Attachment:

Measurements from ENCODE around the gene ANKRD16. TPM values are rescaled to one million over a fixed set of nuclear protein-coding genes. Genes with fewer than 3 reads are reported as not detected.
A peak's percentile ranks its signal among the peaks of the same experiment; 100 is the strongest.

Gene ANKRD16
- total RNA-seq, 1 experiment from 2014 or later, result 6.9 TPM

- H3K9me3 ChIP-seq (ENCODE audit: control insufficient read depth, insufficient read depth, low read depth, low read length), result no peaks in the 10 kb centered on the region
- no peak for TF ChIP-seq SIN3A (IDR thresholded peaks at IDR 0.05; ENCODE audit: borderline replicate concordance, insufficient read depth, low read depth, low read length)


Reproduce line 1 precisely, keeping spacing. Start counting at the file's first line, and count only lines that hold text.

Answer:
Measurements from ENCODE around the gene ANKRD16. TPM values are rescaled to one million over a fixed set of nuclear protein-coding genes. Genes with fewer than 3 reads are reported as not detected.